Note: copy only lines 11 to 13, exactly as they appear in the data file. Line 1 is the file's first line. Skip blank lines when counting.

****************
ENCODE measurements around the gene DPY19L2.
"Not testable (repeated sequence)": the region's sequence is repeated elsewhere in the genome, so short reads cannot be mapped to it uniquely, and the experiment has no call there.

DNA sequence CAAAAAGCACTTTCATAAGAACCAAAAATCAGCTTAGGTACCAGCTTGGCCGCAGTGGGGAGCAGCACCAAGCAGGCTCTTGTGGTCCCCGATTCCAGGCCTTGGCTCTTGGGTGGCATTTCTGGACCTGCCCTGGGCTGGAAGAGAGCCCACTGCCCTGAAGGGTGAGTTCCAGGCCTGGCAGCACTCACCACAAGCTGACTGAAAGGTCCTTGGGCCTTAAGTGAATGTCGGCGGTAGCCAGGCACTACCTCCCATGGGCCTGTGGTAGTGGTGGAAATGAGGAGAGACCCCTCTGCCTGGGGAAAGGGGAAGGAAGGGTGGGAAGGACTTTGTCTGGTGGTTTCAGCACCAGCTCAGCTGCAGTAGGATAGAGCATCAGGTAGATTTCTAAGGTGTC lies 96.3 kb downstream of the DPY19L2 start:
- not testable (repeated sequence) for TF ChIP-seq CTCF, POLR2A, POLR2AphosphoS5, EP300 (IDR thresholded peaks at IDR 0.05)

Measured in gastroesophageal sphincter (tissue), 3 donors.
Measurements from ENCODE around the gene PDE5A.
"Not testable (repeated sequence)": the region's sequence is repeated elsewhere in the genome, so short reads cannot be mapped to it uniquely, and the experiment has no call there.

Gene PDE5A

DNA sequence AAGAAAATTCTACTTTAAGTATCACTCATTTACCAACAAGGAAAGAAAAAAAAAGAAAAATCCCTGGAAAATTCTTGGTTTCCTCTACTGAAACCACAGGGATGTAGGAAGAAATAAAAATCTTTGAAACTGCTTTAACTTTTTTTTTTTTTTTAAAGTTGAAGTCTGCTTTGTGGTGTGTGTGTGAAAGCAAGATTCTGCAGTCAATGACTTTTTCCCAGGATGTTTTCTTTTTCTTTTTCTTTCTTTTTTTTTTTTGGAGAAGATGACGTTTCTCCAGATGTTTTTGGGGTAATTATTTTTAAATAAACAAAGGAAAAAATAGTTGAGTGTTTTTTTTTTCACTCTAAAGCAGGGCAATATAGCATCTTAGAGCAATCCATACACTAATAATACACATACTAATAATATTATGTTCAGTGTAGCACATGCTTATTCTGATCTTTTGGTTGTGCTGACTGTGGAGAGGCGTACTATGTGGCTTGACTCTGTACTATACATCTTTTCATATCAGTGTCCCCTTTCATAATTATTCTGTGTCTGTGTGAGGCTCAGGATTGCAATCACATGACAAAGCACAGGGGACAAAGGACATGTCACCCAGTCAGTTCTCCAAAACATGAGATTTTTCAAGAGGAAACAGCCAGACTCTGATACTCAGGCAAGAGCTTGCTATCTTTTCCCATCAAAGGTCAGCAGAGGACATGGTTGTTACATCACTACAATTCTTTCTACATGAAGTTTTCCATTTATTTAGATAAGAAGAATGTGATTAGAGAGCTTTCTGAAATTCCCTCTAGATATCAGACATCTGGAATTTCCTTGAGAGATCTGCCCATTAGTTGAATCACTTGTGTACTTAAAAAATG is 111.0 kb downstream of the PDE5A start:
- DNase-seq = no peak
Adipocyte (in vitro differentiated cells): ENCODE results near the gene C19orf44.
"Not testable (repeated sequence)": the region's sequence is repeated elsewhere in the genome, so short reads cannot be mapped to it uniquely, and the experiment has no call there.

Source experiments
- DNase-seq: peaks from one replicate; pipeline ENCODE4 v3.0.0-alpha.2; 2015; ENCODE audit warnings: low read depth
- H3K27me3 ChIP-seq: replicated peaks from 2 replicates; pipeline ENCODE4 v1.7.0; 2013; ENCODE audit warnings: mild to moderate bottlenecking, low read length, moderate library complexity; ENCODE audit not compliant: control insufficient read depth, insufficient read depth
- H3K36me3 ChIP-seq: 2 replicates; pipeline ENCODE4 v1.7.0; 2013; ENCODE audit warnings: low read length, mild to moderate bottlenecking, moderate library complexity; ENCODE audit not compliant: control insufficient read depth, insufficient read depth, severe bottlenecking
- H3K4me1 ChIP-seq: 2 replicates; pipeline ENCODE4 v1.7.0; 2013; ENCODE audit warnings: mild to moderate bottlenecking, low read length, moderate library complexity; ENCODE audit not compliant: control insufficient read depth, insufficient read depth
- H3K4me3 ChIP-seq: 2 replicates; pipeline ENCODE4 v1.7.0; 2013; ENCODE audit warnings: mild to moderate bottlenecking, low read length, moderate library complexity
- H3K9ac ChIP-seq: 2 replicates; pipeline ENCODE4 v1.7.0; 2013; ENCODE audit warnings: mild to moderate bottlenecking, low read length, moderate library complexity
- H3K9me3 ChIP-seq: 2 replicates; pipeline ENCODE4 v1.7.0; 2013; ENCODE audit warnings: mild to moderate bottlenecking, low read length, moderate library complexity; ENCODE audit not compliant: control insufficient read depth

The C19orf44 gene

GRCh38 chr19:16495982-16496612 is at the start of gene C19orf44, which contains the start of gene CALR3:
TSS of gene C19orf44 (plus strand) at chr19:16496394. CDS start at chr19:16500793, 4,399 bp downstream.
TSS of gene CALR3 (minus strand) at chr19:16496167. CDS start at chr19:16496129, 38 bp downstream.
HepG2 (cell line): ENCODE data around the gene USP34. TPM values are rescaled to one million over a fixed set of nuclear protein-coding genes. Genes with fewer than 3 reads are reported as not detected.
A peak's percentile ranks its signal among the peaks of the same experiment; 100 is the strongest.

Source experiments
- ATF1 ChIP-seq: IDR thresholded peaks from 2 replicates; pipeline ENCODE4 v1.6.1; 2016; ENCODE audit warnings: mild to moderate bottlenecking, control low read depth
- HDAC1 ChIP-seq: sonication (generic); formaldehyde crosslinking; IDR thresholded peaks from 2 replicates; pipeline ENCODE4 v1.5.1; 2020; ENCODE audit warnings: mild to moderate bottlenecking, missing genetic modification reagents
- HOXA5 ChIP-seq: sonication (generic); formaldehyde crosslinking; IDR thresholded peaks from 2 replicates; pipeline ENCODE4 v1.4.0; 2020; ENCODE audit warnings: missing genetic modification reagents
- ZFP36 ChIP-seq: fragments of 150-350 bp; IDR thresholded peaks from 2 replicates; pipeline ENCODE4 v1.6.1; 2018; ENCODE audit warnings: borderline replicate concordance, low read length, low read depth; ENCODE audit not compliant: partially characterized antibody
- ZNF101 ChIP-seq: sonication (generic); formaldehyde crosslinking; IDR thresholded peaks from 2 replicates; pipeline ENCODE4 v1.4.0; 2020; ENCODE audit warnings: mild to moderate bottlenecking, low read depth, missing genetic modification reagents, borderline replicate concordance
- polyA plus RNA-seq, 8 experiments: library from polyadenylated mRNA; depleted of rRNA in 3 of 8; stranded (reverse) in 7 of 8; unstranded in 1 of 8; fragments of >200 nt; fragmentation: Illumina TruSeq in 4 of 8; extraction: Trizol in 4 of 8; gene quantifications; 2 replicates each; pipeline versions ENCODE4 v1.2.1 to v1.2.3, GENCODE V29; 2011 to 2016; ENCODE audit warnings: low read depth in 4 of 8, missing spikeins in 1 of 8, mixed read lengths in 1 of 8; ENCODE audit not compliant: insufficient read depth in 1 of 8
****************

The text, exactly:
Adipocyte (in vitro differentiated cells): ENCODE results near the gene C19orf44.
"Not testable (repeated sequence)": the region's sequence is repeated elsewhere in the genome, so short reads cannot be mapped to it uniquely, and the experiment has no call there.

Source experiments